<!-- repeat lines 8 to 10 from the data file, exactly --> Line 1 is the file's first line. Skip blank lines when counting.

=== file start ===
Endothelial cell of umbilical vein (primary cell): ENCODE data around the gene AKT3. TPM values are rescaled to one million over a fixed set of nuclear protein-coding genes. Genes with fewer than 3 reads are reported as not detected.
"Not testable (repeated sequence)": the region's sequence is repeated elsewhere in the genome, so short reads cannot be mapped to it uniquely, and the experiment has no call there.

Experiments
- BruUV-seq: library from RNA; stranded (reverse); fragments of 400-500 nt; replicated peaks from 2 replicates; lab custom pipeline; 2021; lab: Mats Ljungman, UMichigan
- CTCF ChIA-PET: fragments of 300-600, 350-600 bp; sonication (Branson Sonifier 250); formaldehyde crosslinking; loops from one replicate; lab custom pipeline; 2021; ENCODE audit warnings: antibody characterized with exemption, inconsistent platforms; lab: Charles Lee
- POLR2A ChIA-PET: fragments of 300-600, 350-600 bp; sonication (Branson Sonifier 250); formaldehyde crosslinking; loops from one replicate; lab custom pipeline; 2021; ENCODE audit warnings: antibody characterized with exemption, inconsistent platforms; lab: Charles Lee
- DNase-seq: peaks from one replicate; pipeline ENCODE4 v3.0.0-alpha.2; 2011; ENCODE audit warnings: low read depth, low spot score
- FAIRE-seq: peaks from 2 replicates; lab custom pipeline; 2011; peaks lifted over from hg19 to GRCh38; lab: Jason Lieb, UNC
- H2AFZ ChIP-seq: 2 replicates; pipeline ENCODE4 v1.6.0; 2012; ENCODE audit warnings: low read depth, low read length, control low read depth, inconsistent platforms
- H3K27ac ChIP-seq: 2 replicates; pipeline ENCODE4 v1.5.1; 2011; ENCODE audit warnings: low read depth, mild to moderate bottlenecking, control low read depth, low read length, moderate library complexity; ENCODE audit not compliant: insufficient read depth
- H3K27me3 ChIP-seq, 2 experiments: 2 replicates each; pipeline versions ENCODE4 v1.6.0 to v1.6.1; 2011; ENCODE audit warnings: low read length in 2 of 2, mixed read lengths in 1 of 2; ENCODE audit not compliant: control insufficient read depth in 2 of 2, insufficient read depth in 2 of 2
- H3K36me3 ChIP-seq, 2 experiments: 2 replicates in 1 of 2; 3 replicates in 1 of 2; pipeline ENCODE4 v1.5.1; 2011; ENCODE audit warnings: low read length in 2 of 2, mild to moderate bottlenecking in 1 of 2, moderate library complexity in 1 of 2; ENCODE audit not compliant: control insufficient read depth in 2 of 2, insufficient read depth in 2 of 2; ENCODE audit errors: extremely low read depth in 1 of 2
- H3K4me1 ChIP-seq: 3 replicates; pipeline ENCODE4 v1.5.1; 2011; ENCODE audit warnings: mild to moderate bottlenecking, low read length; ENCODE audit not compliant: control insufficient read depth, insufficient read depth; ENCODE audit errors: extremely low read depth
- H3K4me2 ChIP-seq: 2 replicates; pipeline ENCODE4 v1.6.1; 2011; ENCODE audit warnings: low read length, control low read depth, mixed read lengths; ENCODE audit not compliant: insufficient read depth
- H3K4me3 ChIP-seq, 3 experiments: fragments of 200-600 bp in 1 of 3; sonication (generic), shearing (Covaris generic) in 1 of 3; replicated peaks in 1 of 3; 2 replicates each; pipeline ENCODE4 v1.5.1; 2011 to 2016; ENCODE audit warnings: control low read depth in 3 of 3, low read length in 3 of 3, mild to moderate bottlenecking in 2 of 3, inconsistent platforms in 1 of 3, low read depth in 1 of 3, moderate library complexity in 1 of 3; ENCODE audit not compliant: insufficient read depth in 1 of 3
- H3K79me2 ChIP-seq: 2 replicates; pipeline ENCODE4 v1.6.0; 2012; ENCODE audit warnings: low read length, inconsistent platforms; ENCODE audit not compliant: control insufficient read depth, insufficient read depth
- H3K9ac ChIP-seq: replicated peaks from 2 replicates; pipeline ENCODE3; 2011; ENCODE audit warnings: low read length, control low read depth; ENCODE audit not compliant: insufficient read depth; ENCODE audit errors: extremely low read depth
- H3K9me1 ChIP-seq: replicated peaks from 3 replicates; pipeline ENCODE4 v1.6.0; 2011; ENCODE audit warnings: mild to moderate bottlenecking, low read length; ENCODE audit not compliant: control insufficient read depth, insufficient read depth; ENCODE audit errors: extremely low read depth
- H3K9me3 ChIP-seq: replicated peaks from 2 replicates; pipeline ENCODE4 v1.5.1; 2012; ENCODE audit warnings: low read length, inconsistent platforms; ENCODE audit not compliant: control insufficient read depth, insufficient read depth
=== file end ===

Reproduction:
- FAIRE-seq: peaks from 2 replicates; lab custom pipeline; 2011; peaks lifted over from hg19 to GRCh38; lab: Jason Lieb, UNC
- H2AFZ ChIP-seq: 2 replicates; pipeline ENCODE4 v1.6.0; 2012; ENCODE audit warnings: low read depth, low read length, control low read depth, inconsistent platforms
- H3K27ac ChIP-seq: 2 replicates; pipeline ENCODE4 v1.5.1; 2011; ENCODE audit warnings: low read depth, mild to moderate bottlenecking, control low read depth, low read length, moderate library complexity; ENCODE audit not compliant: insufficient read depth